Socotrans protest al-Islah’s ‘disruptive activities’

Although al-Islah is part of Hadi’s coalition government, protesters allege its actions in Socotra are part of a plan developed in collaboration with Qatar.
Saturday 13/07/2019
Simmering anger. Yemenis in Socotra demonstrate against al-Islah party, which they say is stoking tensions, July 11. (Twitter)
Simmering anger. Yemenis in Socotra demonstrate against al-Islah party, which they say is stoking tensions, July 11. (Twitter)

HAIDIBU, Yemen - Protesters in Hadibu on Socotra took to the streets to protest what they said are attempts by Yemen’s al-Islah party to ‘”disrupt stability on the island.” Demonstrators also demanded the removal of Socotra Governor Ramzi Mahrous.

Mahrous and Yemeni Minister of Fisheries Fahd Salem Kafain, both from Socotra, are members of al-Islah, the local affiliate of the Muslim Brotherhood. The party is a part of the ruling coalition of the government of Yemen’s President Abd Rabbo Mansour Hadi.

A statement by the Socotra leadership of Yemen’s Southern Transitional Council (STC) said actions by al-Islah and its supporters hinder activities of organisations from the United Arab Emirates aimed at promoting economic development on the island.

The STC has been promoting the re-establishment of self-government in former South Yemen, which merged in 1990 with North Yemen.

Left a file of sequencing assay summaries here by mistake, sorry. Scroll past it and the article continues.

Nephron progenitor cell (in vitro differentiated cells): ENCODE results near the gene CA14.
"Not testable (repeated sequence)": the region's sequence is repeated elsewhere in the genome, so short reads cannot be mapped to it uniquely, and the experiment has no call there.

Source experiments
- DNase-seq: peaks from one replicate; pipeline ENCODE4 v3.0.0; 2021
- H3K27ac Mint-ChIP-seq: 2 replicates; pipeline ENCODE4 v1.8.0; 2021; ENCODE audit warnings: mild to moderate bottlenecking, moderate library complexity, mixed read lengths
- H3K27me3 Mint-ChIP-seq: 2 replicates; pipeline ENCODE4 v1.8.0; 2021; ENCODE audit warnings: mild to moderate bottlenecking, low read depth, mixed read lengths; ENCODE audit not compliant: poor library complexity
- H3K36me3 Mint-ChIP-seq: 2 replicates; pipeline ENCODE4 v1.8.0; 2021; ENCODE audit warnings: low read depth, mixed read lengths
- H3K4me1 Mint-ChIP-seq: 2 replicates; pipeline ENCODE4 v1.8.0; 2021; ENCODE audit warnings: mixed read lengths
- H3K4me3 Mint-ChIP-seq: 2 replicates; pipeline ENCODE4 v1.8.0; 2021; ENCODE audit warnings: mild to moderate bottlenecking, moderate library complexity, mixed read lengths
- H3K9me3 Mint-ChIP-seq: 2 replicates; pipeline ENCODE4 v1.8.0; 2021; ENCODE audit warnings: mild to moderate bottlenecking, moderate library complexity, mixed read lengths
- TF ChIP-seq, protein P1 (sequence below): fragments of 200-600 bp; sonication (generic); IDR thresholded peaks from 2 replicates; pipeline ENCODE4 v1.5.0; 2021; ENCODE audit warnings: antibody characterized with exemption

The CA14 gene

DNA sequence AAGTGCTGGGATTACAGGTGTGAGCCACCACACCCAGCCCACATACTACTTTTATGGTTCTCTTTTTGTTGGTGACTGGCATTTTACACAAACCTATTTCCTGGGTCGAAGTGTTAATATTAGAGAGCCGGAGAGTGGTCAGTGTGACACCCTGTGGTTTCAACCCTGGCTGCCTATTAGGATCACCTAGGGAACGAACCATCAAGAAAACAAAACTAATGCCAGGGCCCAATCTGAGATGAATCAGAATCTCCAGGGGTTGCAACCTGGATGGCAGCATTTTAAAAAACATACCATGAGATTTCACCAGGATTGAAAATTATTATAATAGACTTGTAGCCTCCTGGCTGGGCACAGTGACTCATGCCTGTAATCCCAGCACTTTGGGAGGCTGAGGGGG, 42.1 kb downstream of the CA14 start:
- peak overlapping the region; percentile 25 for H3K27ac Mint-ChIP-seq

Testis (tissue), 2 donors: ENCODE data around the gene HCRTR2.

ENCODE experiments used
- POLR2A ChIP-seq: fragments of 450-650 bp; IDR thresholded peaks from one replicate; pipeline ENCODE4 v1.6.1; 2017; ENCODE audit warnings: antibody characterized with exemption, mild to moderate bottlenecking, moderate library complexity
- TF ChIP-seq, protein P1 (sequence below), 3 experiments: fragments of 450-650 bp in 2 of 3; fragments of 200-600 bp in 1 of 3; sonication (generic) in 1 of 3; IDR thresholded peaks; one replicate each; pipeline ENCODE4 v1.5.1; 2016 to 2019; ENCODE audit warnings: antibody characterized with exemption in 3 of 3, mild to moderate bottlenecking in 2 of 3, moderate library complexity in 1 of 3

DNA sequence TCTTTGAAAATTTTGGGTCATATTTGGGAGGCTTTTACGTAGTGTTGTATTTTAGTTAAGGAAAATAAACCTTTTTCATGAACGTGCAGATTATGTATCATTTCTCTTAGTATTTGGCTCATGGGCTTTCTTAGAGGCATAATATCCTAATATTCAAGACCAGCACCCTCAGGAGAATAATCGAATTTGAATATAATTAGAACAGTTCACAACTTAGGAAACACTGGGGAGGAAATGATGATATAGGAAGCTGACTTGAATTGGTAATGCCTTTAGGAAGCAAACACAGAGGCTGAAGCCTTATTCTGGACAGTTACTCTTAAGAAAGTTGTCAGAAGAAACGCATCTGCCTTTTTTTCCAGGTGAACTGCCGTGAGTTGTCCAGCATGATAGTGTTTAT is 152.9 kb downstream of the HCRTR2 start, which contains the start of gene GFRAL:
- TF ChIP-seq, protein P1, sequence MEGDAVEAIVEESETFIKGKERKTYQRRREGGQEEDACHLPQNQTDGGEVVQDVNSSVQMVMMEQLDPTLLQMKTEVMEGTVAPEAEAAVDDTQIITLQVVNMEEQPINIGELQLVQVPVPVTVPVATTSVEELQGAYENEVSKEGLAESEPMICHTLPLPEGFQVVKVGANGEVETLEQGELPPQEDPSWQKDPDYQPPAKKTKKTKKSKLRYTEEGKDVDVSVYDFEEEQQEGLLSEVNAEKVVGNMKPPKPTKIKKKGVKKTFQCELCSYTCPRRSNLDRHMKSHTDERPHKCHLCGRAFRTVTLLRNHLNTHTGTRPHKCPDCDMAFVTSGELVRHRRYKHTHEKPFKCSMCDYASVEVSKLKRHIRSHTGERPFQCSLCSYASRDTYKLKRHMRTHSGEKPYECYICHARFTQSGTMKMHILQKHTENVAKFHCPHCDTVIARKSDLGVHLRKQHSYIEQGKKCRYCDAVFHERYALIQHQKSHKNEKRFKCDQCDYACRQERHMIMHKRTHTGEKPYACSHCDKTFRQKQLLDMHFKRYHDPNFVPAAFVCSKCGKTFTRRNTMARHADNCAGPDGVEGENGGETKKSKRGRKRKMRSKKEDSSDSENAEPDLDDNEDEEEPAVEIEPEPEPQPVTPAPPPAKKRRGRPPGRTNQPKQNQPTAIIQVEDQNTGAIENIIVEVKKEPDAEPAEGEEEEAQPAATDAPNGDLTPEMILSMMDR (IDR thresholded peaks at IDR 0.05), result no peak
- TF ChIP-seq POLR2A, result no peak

Since the outbreak of the conflict in Yemen, and in particular since Socotra was hit by a devastating cyclone in 2015, the Emirates’ Red Crescent and the Sheikh Khalifa bin Zayed Al Nahyan Foundation have initiated a major programme of relief, aid and development assistance.

The effort included building schools, allocating financial support for teachers, the expansion and modernisation of the island’s main hospital, the extension of its main port and expansion of the power supply network.

Socotra had remained largely free of the fallout of the conflict that has raged on mainland Yemen since 2011. However, island residents say they fear that attempts by al-Islah to widen its influence will increase tensions.

They claim al-Islah provoked serious frictions elsewhere in Yemen, including in Taiz, diverting attention from the main fight with Houthi militias.

Regular demonstrations have taken place in Hadibu and other towns, with the support of the STC, other groups and local tribal leaders. Some demonstrators described the protests as “the beginning of a revolution against the Muslim Brotherhood,” in reference to al-Islah.

Although al-Islah is part of Hadi’s coalition government, protesters allege its actions in Socotra are part of a plan developed in collaboration with Qatar to divert the attention of the Saudi-led coalition from its fight against Houthi militias.

Armed al-Islah supporters recently seized a ship carrying vehicles at Socotra’s main port. Al-Islah said the militants had the backing of Kafain.

When the local commander of the STC-affiliated Security Belt militia, Essam Shizabi, tried to negotiate the release of the vehicles, al-Islah reportedly shot him, causing injuries that necessitated his hospitalisation.

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